Monday morning, I decided to try for the Prothonotary as it would be a life bird. When I arrived, I tallied birds as I walked from the Winchester St. entrance towards the river. But the Yellow Warblers, CommonYellowthroats, and American Redstarts couldn’t keep me long. I was on a mission.

Prothonotary Warbler
When I arrived the river, the first people I ran into were Haynes and Pete, fresh from their own sightings of the Prothonotary. Buoyed by the good news, I set off down Florrie’s Path straining my ears to try and catch the loud ringing “sweet sweet sweet” song repeated on one pitch. Another birder, and walked the path looking for motion and listening intently. I started to hear a two-parted song, with the first few notes at a lower pitch, before rising into a decisive “sweet sweet”.  It almost ended like a Prothonotary, but not having heard one sing before, I couldn’t be sure. But as it was the only song we couldn’t recognize we started scanning the far bank for this bright yellow bird.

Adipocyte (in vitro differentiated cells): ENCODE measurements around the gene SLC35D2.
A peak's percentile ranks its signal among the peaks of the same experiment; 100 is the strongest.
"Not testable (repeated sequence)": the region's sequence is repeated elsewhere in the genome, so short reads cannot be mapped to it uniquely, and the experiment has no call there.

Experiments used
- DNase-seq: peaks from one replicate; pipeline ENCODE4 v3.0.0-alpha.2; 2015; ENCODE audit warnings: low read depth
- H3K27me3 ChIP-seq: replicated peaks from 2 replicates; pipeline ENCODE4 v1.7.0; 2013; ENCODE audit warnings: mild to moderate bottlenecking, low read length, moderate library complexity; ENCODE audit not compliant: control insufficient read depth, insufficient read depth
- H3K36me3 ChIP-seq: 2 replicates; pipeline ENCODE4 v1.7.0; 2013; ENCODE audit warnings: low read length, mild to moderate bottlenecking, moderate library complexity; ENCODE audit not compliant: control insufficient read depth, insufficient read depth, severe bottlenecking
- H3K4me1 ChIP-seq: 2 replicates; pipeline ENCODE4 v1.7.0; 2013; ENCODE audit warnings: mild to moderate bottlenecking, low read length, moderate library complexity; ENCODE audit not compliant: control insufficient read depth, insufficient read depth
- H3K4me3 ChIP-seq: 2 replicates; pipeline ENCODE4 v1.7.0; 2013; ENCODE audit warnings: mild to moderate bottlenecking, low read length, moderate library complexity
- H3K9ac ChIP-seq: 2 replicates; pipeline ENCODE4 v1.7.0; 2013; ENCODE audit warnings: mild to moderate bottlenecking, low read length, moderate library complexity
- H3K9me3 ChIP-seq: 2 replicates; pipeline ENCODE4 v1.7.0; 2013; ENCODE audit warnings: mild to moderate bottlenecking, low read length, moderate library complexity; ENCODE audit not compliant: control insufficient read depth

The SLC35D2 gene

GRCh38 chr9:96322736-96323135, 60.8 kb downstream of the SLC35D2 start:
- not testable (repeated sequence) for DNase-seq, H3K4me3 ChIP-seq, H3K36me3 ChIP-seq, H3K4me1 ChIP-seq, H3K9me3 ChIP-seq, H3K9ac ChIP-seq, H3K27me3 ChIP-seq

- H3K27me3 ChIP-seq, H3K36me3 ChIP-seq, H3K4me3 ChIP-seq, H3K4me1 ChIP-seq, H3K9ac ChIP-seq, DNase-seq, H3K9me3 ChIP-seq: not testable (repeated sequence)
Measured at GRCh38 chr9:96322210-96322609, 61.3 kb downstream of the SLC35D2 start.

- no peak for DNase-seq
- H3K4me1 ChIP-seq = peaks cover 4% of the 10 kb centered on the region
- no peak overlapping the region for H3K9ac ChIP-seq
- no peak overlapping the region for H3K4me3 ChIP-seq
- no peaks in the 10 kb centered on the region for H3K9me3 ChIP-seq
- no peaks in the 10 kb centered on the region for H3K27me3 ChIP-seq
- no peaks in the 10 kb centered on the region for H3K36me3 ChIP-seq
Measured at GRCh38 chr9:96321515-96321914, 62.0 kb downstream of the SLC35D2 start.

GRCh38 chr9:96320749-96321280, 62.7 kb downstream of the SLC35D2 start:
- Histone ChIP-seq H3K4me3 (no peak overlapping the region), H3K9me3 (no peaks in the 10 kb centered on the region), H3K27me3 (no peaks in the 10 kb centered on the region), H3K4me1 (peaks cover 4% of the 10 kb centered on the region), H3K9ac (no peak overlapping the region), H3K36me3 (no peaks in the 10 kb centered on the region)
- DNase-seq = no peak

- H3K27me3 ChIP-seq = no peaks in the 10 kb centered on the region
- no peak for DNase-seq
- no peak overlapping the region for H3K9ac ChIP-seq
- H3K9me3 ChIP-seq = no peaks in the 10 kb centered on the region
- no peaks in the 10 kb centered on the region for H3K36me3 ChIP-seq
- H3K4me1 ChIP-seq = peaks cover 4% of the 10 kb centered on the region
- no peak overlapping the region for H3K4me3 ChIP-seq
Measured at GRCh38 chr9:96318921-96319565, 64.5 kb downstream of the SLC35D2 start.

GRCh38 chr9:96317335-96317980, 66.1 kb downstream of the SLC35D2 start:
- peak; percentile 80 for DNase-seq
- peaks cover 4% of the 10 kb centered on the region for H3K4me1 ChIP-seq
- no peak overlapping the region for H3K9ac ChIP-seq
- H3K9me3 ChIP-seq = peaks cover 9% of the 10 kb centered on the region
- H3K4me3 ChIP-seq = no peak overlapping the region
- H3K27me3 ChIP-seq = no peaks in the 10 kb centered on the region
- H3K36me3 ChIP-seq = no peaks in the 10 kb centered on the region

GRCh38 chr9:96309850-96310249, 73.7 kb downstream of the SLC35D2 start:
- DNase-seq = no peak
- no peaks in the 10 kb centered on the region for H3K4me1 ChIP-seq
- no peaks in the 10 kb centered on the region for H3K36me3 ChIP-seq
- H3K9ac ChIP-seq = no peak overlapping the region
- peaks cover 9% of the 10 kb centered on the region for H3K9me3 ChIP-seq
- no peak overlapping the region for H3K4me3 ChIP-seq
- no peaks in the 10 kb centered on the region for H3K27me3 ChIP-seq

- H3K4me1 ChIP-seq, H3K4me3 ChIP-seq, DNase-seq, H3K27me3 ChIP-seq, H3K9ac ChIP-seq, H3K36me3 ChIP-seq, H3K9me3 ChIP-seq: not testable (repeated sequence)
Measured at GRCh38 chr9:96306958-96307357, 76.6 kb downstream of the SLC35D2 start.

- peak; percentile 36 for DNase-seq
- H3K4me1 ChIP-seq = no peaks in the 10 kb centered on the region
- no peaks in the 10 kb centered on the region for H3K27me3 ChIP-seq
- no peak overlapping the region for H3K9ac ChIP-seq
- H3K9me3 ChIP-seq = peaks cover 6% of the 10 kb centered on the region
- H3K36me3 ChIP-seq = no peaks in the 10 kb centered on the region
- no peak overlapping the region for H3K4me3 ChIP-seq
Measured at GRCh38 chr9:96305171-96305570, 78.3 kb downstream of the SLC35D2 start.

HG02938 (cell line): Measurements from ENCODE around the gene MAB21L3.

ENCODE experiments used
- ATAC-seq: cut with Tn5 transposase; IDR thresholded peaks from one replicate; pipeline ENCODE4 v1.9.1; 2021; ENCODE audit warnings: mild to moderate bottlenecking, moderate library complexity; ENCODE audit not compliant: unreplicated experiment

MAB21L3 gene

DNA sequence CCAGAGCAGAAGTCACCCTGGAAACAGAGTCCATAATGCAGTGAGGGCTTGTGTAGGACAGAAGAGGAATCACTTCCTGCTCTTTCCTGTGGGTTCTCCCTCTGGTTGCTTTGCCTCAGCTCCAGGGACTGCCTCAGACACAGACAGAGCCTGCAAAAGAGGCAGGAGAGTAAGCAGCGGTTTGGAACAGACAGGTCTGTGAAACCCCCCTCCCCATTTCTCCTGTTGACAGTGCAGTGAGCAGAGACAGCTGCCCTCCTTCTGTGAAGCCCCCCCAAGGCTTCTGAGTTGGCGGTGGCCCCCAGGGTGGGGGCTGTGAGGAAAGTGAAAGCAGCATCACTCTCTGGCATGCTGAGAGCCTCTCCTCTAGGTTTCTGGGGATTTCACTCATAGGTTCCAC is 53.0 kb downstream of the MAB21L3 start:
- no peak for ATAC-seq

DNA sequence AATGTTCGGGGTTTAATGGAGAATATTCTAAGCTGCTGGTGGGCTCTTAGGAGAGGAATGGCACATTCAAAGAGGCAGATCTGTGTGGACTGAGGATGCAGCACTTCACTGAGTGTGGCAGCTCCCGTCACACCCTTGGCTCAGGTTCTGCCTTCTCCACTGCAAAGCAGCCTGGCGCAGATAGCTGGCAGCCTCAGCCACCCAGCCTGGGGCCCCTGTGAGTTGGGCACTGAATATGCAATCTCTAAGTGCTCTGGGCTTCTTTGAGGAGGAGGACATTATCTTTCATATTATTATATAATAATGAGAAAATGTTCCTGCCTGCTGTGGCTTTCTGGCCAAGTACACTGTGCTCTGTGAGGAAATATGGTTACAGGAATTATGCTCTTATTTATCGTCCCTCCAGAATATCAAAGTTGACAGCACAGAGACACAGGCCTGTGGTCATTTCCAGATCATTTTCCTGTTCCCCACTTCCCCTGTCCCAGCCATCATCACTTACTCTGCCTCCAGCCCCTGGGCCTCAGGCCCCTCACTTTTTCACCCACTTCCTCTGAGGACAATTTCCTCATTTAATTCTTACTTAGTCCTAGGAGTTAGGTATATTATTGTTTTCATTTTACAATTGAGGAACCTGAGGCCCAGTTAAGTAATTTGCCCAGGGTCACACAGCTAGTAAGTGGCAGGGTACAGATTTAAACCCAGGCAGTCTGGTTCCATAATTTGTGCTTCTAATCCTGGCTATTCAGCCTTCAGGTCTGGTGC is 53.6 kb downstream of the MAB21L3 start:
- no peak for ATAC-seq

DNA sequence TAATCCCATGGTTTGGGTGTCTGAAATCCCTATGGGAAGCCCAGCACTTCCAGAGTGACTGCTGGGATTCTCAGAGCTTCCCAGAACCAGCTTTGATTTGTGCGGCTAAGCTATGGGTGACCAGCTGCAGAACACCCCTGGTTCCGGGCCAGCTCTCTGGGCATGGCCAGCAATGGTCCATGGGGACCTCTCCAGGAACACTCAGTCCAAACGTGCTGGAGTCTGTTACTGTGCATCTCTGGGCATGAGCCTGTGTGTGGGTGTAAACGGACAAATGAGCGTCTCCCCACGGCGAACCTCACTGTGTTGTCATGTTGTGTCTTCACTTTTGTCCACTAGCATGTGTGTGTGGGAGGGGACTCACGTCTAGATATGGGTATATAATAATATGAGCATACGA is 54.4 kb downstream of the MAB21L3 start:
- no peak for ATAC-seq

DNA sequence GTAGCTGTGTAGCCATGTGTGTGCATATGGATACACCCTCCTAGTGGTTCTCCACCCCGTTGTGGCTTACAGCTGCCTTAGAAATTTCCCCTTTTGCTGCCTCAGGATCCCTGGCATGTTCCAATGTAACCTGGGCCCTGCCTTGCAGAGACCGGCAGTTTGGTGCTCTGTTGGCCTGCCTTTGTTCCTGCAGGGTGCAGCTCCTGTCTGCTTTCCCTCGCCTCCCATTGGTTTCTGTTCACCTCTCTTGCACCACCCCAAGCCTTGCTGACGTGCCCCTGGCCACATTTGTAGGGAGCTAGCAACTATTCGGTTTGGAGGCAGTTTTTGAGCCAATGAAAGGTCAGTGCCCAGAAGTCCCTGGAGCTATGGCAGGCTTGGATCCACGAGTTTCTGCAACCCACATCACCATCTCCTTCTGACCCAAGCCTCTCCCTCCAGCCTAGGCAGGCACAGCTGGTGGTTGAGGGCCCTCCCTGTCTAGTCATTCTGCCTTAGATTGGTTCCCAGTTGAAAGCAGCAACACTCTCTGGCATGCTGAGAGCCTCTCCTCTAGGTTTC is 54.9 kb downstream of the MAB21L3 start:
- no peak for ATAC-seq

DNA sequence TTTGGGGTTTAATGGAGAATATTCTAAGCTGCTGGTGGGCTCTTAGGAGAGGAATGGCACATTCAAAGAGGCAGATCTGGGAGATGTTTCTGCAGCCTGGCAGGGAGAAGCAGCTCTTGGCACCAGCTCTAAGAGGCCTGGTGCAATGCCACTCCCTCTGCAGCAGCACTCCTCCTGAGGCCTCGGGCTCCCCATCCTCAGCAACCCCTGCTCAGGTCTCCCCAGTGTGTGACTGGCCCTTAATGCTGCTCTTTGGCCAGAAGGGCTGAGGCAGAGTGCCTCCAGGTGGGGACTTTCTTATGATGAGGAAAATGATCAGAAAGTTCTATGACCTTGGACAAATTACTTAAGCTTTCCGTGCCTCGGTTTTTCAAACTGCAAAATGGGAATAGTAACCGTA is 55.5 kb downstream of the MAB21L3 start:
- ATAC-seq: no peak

Prothonotary Warbler
A long story short, a number of us birders banded together to examine the trail on the other side of the river where we were finally able to see that the singer was indeed a Prothonotary! After it returned to the Nahanton side of the river, I headed back over and was eventually rewarded with some better views, though a decent photograph was elusive. In all the excitement, a Canada Warbler was summarily dismissed after a few seconds by the birders present. The Prothonotary was singing so energetically he must have been trying to attract a female, but he is the only Prothonotary Warbler sighted for more than a hundred miles.